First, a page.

METERAGE IN KANSAS CITY.
Because of the somewhat absurd and unreasonable outcry against the use of meters in Kansas City, Mo., its board of public works has consented to a reduction of water meter rates in certain districts, and retained the minimum rate of seventy-five cents a month to all meter consumers using 3,000 gallons or less. No change will he made in the fiat rates, which it was proposed to reduce by ten per cent.—and this on the advice of Chief Clerk John Lawrence, who opposes any such change, the proposal for which originated with the joint committees of the council. The reductions allowed in meter rates are as follows: First 10,000 gallons, twenty-five cents from thirtyone cents; second 10,000 gallons, eighteen cents from twenty-two cents; third 10.000 gallons, seventeen cents from twenty-one cents; fourth 10,000 gallons, sixteen cents from eighteen cents; fifth 10,000 gallons^ fifteen cents from seventeen cents. These reductions, it is claimed, will reduce the revenues of the department $00,000 annually. There are 2,596 meter patrons paying the seventy-five cents minimum rate a month, and they will not be in any way benefited by the reduction. I11 any case, they had made no complaint. The principal objections were the 4.682 meter raters using within the first 10.000 gallons a month and meter consumers who use as high as 100,000 gallons a month, all of whom will be benefited, and this, on the ground that it was wrong to add additional burdens to larger consumers and on whom the water committees of the council proposed to raise the rates from five cents to eight cents and a fraction. It was represented that, if this were done, it would he a blow to many of the targe manufacturing interests of the city, and discourage possible and probable commercial industries from locating in Kansas City.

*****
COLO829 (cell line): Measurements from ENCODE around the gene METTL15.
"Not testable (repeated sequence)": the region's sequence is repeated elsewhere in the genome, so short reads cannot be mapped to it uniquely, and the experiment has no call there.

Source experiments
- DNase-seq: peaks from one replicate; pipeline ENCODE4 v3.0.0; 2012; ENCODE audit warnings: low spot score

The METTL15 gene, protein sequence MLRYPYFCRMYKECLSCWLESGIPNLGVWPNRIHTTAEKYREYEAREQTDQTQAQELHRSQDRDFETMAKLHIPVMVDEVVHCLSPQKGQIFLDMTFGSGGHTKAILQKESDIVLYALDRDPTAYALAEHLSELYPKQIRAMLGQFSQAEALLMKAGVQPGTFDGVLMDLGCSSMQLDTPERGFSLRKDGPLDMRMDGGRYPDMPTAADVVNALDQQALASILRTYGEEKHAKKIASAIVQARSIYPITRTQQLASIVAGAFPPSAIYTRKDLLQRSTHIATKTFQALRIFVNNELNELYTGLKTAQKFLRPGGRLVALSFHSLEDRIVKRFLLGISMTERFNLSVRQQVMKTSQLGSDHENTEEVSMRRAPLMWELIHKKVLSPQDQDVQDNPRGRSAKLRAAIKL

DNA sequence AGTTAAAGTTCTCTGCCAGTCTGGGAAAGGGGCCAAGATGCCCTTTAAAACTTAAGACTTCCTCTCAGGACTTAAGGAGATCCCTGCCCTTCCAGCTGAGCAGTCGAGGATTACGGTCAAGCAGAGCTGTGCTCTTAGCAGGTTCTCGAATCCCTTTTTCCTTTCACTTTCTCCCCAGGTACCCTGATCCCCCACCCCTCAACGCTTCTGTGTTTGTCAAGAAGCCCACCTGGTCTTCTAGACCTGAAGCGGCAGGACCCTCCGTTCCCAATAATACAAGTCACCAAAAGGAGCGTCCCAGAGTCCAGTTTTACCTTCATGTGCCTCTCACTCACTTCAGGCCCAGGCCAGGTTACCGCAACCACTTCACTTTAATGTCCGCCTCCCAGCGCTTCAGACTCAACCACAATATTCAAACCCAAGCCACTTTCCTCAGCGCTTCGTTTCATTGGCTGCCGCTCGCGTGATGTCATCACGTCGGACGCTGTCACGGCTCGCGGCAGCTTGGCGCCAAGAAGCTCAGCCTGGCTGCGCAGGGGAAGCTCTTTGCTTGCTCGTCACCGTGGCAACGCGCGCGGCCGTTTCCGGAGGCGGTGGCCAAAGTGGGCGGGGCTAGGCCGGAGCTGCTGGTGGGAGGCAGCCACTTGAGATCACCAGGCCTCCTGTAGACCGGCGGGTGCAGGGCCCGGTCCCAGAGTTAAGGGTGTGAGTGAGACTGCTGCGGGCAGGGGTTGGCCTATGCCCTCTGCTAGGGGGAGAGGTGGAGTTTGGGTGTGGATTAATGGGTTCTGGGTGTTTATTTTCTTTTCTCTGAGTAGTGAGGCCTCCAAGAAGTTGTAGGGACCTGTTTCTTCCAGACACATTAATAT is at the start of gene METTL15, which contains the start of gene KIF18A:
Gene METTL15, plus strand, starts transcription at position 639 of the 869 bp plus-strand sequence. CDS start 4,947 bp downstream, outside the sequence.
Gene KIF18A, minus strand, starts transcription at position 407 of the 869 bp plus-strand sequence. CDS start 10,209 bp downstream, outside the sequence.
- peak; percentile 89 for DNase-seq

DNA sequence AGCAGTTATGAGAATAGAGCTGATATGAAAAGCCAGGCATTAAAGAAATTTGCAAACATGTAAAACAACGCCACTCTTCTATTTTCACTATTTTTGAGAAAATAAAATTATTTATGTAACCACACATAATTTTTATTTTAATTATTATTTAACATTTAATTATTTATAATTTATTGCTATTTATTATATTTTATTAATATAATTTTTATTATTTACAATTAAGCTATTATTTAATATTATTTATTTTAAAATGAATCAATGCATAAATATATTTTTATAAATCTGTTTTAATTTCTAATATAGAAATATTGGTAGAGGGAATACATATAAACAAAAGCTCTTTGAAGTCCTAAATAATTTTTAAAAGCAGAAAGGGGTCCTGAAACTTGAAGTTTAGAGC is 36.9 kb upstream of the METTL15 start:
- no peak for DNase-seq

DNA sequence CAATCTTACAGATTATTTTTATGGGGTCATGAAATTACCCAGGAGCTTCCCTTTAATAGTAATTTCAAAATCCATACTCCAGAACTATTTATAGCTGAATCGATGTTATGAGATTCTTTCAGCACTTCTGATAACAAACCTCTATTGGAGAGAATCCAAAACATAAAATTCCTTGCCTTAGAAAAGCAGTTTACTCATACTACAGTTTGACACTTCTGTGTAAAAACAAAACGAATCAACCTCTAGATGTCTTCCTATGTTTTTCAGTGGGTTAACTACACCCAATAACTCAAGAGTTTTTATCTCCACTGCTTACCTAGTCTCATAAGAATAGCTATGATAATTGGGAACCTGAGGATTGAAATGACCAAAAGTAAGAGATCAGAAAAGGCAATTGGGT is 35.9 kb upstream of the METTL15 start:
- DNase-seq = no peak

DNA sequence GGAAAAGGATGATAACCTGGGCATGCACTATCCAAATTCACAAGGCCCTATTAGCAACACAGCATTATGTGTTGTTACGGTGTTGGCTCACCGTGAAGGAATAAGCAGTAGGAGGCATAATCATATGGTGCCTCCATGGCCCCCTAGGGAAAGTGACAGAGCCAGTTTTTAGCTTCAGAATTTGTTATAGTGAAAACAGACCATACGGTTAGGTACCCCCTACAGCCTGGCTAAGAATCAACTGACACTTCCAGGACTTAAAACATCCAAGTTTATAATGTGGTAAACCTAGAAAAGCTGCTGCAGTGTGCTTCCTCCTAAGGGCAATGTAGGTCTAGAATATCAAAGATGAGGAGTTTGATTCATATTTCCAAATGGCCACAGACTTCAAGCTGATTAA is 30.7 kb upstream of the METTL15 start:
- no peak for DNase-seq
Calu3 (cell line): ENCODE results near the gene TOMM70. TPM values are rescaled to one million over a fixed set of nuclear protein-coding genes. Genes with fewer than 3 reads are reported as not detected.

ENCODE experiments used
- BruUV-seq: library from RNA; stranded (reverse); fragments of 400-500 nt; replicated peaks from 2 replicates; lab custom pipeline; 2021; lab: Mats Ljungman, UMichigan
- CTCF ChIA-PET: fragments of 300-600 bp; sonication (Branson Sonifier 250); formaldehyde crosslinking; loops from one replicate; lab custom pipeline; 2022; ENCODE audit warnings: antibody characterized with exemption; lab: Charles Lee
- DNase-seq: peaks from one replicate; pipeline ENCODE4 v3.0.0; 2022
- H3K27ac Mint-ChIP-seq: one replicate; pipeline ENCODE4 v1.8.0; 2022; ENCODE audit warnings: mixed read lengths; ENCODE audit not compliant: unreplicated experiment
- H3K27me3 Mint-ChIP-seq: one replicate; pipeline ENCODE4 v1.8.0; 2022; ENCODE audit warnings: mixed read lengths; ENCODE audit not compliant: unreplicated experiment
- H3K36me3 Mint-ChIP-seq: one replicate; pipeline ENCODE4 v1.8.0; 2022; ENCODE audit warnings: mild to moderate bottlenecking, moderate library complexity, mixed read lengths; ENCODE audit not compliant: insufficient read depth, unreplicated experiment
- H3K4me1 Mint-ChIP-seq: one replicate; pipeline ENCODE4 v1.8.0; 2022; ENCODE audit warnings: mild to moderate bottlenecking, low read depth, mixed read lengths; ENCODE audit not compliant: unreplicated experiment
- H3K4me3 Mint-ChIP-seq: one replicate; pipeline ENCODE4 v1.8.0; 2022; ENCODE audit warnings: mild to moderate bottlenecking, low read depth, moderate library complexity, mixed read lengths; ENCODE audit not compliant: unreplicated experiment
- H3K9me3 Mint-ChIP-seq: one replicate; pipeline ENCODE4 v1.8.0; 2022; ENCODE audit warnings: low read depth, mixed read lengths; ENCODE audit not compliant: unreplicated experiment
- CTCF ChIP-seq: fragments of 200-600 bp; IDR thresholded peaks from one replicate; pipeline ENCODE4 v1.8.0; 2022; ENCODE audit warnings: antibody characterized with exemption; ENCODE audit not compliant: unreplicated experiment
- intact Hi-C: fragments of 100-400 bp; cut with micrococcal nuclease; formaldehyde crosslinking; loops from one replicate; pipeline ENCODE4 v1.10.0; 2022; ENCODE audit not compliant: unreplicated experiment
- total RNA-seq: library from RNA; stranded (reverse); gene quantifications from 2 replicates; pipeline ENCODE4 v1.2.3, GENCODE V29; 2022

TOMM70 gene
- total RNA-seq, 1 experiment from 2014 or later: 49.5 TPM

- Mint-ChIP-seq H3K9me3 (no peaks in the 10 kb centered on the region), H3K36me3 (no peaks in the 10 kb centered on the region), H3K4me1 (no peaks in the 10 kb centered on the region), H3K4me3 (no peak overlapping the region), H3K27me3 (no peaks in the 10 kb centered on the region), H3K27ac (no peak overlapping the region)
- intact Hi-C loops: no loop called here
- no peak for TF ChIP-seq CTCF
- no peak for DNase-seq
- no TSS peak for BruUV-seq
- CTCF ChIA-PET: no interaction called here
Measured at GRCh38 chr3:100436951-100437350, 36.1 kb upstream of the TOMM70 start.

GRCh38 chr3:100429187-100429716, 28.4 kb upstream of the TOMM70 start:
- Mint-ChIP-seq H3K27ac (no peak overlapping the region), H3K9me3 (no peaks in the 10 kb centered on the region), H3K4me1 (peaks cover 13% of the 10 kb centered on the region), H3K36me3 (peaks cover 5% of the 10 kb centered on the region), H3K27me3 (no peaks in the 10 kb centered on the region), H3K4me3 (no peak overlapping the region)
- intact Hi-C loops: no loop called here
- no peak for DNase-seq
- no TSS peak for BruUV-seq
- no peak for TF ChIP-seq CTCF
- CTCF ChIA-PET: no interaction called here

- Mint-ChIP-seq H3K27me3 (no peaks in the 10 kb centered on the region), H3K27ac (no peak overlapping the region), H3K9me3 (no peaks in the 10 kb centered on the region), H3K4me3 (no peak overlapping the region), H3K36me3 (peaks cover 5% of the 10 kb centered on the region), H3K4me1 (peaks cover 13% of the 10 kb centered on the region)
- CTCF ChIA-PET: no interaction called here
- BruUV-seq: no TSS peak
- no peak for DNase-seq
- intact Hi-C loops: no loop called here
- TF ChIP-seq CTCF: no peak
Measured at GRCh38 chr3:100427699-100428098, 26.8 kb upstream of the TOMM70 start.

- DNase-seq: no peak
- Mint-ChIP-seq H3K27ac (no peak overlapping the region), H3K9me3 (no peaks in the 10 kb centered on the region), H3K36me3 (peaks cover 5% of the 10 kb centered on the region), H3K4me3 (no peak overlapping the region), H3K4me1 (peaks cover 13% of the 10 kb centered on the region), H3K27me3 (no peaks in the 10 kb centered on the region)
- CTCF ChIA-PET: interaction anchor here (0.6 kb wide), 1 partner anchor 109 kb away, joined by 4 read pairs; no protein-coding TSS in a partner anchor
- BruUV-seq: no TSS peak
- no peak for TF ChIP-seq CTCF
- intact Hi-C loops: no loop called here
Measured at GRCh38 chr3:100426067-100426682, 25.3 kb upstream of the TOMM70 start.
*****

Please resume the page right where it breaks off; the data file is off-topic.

Fairfield, Cal, has reorganised its volunteer fire department and appointed T. V. Corcoran its Chief